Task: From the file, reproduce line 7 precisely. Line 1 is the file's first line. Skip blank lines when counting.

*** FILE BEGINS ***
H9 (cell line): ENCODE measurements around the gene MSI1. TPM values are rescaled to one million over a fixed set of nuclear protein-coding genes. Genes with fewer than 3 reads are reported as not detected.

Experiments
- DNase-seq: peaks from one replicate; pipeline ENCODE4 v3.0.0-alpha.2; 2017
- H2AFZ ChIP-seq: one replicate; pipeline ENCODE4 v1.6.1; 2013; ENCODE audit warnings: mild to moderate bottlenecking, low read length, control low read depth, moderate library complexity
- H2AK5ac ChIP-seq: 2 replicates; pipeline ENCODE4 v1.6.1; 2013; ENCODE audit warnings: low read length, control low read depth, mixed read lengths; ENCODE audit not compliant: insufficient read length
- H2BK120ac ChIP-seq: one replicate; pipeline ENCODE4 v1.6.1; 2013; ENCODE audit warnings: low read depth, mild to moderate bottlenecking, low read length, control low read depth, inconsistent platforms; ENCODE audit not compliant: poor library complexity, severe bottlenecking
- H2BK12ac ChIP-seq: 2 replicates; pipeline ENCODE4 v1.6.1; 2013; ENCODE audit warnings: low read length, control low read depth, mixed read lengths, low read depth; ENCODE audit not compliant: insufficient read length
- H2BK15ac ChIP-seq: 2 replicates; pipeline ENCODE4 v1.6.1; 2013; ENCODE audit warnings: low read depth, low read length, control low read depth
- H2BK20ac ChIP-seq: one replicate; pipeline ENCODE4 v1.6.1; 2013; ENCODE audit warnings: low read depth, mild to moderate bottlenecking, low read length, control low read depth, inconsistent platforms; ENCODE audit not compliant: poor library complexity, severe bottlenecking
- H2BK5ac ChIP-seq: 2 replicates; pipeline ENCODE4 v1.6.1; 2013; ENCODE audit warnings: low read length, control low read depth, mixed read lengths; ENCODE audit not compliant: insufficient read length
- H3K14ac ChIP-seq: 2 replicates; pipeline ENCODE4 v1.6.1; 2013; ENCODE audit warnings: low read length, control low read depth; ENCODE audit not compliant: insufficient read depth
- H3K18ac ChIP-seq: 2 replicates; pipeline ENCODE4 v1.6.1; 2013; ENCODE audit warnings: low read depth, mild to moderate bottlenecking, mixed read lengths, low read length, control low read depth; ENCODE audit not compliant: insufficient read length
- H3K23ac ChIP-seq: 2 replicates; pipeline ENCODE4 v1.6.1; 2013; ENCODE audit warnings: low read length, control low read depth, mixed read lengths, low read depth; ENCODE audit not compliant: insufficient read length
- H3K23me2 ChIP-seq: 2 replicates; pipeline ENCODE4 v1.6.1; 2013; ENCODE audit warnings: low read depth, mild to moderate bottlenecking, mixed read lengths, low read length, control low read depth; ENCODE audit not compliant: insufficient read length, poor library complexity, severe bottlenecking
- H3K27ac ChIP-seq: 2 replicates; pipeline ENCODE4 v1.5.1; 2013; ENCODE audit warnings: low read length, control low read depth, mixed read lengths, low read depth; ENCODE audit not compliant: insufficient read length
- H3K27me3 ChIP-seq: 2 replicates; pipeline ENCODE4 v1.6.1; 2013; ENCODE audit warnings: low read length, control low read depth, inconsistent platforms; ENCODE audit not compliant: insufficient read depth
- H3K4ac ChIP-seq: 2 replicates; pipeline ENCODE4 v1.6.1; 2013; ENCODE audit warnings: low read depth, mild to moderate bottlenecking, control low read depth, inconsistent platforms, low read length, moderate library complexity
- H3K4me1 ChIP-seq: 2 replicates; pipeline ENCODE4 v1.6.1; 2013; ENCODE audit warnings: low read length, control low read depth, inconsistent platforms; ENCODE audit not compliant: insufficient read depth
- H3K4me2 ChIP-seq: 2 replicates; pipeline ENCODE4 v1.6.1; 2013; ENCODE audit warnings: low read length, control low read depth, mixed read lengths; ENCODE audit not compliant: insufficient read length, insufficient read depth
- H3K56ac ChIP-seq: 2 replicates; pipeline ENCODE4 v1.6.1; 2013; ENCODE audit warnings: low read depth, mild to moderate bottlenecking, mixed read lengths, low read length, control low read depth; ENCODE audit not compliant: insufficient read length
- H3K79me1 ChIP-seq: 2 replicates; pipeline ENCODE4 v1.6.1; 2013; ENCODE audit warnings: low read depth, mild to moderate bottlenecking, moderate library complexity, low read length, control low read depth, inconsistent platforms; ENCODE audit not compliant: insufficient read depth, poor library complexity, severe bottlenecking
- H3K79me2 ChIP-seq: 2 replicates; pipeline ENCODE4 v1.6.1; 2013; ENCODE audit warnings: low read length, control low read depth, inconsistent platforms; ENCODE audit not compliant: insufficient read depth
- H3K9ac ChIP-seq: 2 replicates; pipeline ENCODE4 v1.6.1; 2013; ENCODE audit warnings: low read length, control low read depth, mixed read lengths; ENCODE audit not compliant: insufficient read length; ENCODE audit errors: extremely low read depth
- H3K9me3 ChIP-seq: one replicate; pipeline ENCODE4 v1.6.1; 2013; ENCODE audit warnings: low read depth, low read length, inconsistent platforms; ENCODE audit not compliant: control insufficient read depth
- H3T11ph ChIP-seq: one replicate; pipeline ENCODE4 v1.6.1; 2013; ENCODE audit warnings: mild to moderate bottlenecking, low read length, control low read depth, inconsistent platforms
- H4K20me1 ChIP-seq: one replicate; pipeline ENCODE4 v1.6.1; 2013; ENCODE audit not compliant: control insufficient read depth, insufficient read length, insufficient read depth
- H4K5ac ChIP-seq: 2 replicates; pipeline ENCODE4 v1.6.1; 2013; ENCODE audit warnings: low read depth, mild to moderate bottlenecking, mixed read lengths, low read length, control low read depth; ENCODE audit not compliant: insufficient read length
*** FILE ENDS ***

- H2BK12ac ChIP-seq: 2 replicates; pipeline ENCODE4 v1.6.1; 2013; ENCODE audit warnings: low read length, control low read depth, mixed read lengths, low read depth; ENCODE audit not compliant: insufficient read length